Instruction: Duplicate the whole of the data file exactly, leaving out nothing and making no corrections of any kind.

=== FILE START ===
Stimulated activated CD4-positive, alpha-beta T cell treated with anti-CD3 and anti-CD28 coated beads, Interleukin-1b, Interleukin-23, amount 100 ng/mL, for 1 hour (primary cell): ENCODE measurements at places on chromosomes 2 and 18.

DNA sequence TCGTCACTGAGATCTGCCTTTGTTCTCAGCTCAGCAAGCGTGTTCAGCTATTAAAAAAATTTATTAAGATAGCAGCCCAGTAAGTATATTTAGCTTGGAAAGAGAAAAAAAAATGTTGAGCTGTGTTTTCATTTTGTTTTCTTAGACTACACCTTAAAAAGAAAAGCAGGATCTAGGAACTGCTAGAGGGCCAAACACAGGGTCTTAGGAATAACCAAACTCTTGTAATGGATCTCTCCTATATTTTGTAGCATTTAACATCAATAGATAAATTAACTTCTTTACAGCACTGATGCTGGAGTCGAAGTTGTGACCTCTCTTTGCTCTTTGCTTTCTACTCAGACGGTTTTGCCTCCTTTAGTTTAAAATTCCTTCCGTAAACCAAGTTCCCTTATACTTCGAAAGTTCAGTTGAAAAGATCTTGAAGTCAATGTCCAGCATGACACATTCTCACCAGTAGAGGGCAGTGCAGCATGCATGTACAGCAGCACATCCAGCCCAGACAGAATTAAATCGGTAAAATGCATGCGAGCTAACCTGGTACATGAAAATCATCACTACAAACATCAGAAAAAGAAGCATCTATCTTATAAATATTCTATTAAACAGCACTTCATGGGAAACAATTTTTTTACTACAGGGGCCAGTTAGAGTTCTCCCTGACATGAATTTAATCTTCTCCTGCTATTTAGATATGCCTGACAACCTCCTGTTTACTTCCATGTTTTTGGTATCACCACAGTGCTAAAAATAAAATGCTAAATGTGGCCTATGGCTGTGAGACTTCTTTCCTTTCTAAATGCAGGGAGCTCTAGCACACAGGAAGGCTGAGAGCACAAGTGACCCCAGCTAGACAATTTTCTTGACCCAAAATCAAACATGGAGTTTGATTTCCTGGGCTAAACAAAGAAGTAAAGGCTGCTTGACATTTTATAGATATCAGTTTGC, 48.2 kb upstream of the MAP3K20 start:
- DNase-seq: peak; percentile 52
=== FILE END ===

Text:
Stimulated activated CD4-positive, alpha-beta T cell treated with anti-CD3 and anti-CD28 coated beads, Interleukin-1b, Interleukin-23, amount 100 ng/mL, for 1 hour (primary cell): ENCODE measurements at places on chromosomes 2 and 18.

DNA sequence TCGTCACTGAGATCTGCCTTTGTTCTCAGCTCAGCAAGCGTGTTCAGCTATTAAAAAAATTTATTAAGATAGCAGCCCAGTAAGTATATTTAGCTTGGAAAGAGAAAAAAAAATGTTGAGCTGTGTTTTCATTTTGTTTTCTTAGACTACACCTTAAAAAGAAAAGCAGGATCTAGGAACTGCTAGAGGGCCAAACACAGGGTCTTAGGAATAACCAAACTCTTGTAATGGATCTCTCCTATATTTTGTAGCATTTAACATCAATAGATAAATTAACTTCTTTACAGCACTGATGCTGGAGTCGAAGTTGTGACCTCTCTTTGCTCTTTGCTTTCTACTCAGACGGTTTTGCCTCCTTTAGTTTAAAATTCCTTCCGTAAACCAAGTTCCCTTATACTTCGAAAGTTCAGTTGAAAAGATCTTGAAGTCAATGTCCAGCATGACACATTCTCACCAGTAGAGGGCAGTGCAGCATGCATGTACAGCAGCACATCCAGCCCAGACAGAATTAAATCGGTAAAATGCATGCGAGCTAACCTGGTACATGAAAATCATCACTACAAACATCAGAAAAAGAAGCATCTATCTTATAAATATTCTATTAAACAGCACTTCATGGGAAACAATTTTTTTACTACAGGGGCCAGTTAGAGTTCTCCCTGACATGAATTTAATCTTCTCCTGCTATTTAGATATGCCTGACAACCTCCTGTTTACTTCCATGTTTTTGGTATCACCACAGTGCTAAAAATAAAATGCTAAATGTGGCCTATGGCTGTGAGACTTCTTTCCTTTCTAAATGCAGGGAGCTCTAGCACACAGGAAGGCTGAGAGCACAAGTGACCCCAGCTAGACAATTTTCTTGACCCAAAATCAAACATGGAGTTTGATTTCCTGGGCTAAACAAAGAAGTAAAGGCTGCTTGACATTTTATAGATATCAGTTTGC, 48.2 kb upstream of the MAP3K20 start:
- DNase-seq: peak; percentile 52